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Time: 6.00pm - 7.15pm
Venue: JG0003, Penrhyn Road campus, Penrhyn Road, Kingston upon Thames, Surrey KT1 2EE
Speaker(s): Dr Martin Corner - Licensed Lay Minister, All Saints Church Kingston
The Victorian poet, school reformer and cultural critic Matthew Arnold was one of the most provocative and original thinkers of his generation.
A century and a half since his work Culture and Anarchy was published, the profound problems which exercised Arnold have resurfaced to confront us again today: deepening economic and social divisions and the implications for a shared culture; the state of public education and the fundamental purpose of education; and the relationship between religion, society and the state - now in a multi-faith Britain.
Three free-standing discussions will explore key dimensions of Arnold's thinking, focusing on the implications and lessons for us today, introduced by Dr Martin Corner, former lecturer in English and American Literature at Kingston University, drawing in the thoughts of practitioners grappling with the same issues today.
Respondent: William Richardson, Chief Executive, The Headmasters' and Headmistresses' Conference; formerly Professor of Education, Exeter University
A concern for culture necessarily led to the questions about education, Arnold's professional concern and intellectual preoccupation. The Second Reform Act in 1867 both widened the franchise and gave notice that further change would follow, prompting the well-known comment from Robert Lowe that 'We must educate our masters.' And in 1870, responding to the involvement of the (male) working class in elections, the state took direct responsibility for education for the first time.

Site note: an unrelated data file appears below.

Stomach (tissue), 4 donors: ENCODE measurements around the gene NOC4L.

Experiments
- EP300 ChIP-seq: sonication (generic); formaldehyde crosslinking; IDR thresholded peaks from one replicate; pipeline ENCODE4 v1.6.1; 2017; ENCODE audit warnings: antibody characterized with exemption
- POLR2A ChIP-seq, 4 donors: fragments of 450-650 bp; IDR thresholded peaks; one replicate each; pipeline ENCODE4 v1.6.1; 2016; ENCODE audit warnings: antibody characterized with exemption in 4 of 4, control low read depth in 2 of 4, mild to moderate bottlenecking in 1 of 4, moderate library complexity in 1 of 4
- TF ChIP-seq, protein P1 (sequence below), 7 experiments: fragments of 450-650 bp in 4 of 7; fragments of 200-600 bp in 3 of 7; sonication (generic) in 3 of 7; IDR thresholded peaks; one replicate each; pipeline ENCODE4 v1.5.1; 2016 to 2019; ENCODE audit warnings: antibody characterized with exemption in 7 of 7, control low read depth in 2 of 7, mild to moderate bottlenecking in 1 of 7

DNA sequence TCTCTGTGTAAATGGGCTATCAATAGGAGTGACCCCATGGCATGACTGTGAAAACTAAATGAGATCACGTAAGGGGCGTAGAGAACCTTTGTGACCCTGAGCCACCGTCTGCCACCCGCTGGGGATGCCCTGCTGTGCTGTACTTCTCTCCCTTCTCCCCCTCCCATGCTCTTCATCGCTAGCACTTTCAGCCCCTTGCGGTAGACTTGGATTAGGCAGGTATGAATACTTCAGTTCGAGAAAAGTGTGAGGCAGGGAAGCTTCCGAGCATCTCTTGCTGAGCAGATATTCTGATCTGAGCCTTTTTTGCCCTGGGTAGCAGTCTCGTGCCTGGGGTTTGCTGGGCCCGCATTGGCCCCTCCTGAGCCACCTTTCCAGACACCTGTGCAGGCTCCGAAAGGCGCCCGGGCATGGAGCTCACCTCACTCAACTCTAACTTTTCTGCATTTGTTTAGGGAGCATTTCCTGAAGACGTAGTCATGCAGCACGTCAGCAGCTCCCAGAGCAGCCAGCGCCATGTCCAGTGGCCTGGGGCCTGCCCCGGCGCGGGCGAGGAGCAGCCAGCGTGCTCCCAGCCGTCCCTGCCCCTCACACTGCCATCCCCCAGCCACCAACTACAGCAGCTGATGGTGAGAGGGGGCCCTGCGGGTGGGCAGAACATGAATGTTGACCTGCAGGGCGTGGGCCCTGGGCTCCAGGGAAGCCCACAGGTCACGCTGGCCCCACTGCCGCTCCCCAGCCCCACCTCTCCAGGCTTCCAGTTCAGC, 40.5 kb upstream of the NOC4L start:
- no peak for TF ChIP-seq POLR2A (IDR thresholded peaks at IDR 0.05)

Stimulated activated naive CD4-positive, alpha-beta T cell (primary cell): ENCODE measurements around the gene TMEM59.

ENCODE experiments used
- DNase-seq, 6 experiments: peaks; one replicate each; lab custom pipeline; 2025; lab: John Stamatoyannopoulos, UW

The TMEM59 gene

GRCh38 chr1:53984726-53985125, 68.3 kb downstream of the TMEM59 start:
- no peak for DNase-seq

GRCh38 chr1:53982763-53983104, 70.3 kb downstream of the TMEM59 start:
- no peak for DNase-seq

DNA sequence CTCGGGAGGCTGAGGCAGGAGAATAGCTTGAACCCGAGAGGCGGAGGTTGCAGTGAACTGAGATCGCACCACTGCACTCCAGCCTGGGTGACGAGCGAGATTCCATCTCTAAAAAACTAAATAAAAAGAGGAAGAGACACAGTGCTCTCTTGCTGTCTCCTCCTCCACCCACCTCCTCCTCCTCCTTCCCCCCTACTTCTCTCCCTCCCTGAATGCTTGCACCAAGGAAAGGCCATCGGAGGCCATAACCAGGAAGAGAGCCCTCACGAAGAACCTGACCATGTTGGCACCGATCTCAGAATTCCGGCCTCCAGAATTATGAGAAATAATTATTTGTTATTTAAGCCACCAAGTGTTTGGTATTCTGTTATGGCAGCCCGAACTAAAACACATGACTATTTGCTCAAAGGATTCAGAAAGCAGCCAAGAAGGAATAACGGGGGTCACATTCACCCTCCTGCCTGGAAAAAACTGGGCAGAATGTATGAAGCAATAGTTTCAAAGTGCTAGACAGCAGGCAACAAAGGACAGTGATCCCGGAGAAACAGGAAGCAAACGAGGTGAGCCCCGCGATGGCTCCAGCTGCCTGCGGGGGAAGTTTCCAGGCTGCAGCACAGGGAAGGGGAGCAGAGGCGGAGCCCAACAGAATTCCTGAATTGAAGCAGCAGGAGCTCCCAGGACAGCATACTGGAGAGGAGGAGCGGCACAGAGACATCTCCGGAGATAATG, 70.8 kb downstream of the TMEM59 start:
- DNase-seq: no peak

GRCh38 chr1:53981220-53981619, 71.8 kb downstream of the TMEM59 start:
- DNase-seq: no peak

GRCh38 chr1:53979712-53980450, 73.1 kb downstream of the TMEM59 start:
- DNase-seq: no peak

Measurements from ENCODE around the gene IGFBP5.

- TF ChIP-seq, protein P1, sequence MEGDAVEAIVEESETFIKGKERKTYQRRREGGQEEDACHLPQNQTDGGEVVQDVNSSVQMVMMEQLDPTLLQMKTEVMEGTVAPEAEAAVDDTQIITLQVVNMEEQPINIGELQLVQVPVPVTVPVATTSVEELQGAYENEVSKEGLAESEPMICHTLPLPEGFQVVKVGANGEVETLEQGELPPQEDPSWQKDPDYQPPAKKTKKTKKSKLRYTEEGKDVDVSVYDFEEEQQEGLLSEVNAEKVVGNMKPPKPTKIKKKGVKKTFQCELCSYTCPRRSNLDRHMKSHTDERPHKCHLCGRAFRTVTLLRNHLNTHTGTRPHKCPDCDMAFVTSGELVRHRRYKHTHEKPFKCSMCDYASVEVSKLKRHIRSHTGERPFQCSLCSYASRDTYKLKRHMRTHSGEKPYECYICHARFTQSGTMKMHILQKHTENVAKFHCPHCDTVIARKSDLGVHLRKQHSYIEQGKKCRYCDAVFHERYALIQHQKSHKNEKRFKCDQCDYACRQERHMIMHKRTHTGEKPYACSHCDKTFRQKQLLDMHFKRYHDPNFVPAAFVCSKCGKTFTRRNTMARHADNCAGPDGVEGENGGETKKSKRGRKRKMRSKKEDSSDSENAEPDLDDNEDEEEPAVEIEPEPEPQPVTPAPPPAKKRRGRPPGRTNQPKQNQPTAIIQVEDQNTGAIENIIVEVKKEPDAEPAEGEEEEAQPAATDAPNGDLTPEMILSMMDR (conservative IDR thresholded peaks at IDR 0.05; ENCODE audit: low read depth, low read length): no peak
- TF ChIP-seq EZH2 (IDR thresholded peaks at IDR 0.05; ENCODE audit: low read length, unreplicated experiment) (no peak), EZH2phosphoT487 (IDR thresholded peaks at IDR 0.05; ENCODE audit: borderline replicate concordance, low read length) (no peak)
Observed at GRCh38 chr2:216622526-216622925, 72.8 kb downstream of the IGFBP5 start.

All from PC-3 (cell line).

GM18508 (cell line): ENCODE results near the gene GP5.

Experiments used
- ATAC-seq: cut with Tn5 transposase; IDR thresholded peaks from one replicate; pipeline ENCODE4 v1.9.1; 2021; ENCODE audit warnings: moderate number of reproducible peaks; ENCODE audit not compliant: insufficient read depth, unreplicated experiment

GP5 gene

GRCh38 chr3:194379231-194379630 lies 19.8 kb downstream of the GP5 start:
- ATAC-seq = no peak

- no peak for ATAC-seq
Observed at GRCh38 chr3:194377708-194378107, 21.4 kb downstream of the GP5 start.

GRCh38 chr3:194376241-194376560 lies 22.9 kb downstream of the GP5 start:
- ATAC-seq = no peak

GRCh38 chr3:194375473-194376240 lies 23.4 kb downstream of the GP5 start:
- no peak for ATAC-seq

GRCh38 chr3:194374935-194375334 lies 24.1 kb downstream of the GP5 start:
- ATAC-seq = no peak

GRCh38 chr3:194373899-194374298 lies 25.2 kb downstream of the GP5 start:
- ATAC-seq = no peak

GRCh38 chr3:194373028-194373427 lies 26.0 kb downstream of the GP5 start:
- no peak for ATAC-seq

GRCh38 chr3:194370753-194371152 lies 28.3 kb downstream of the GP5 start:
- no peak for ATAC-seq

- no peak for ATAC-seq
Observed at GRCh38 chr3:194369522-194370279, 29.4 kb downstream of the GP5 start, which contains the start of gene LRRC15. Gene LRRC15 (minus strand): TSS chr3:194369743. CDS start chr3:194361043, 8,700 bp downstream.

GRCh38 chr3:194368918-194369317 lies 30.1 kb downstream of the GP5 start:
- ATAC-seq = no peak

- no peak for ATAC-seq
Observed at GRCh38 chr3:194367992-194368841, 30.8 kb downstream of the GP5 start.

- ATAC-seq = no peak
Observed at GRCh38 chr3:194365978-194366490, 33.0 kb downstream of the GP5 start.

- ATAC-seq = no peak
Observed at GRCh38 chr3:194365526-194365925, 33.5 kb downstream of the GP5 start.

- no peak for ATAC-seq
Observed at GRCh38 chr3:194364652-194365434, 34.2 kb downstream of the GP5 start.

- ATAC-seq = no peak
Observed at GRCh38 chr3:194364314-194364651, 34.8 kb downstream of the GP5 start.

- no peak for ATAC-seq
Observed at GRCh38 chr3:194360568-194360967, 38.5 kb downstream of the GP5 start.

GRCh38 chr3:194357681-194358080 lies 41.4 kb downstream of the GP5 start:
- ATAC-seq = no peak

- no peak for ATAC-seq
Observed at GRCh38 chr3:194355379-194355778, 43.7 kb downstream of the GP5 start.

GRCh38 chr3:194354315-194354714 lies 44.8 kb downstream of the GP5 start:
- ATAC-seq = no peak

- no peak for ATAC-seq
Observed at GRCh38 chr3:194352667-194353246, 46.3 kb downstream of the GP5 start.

Arnold was sent abroad to investigate the educational systems of continental countries, and returned to deplore what he saw at home. He hated the narrow payment by results system he was forced to administer as HM Inspector of Schools. His vision was altogether different.
A century after Arnold, we seemed to be reaching a consensus about education. That is gone - we are back to the deep disputes which exercised Arnold. What is education for? Who should be in charge of it? What is the consequence of a state education system which the most powerful in society have not experienced, do not trust and avoid sending their children to?
This discussion will explore Arnold's analysis of these issues; his vision of how good education should help bring about a good society characterised by his celebrated 'sweetness and light'; and the lessons for us today.
Tea and coffee will be served from 5.30pm.
For further information about this event:
Contact: Andrew Williams
Directions to JG0003, Penrhyn Road campus, Penrhyn Road, Kingston upon Thames, Surrey KT1 2EE: